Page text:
Your bewilderment over why the Appalachians take an odd turn at Pennsylvania and New York can come to a blessed end. Associate Professor of Physics Maggie Benoit and some of her colleagues—with a little assistance from the National Science Foundation—solved the mystery in 2014.
Now Benoit finds her roles reversed. Since 2013, she’s been on loan to the NSF in Arlington, Virginia, to help her fellow scientists secure much-needed funding for their research.
Within the federal agency, Benoit focuses on EarthScope, which Popular Science named the Most Epic Science Project in 2011. EarthScope exists to learn about plate tectonics, using North America as a natural laboratory to better understand geological hazards like volcanoes and earthquakes.
Benoit’s responsibilities as an NSF rotating program officer include giving final recommendations on how to allocate EarthScope’s $5.6 million in annual grant money and mentoring junior colleagues on how to up their chances of getting funded.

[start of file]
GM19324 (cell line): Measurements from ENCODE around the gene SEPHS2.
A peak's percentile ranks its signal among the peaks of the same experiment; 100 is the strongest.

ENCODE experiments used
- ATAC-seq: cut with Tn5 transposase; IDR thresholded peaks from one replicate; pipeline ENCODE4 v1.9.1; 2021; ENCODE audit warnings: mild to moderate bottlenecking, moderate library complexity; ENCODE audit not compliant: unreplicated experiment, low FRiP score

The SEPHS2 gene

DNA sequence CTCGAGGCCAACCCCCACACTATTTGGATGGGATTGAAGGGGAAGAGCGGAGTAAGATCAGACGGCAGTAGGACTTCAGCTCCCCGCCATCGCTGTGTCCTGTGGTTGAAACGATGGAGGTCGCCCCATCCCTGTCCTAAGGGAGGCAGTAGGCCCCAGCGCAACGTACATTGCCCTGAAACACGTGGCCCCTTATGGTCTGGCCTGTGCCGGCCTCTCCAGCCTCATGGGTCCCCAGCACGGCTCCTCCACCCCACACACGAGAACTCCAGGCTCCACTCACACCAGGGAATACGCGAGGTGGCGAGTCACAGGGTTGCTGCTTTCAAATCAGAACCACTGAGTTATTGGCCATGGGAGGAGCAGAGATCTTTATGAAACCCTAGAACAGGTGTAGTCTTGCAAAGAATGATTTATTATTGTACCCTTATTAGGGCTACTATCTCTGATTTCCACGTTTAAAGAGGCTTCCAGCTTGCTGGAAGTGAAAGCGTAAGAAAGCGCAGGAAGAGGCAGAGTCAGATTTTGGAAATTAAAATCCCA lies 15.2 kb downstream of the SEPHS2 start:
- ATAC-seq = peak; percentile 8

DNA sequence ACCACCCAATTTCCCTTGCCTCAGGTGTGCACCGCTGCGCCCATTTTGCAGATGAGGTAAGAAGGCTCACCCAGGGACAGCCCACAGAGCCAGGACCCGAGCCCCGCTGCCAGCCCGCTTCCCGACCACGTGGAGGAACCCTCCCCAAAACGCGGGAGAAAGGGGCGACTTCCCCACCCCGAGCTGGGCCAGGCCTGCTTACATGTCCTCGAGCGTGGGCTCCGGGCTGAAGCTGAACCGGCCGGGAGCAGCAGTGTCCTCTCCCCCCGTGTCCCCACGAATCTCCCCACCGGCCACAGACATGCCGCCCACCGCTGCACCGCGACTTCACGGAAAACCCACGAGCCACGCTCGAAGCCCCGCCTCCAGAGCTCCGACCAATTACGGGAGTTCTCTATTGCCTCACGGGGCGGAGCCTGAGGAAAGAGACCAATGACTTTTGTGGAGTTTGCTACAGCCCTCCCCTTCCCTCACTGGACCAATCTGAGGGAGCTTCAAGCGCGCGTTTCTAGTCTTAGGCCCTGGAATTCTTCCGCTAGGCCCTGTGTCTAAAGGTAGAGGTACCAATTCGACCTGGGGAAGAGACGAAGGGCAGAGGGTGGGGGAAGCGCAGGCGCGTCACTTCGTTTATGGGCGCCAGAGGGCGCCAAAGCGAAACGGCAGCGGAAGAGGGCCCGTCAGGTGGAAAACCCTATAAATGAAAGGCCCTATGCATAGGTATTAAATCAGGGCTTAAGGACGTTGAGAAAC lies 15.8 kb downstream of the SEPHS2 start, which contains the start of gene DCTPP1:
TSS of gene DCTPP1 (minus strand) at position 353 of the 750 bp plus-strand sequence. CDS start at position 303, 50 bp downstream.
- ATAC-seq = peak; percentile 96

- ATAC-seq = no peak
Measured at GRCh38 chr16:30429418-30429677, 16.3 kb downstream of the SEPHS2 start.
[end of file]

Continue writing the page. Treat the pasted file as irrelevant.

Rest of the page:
“I really enjoy the 30,000-foot level of seeing what’s going on in the field of geosciences,” she says. “I also really enjoy mentoring early-career scientists.”
Back to that bend in the Appalachians.
Last year, Benoit and her colleagues published a study using data from the EarthScope USArray seismic network that finally explained why the relatively straight mountain chain goes rogue in Pennsylvania and New York. They discovered a dense block of volcanic rock beneath the bend that forced the Appalachians to curve during formation hundreds of millions of years ago.
After her NSF rotator stint ends in August and she returns to TCNJ, she plans to tackle the mystery of why the Appalachians still exist at all.
“They are very, very old mountains that should have eroded flat a long time ago, but they haven’t,” says Benoit. “We’re trying to look at why they’re there and what’s holding them up.”
—Meeri N. Kim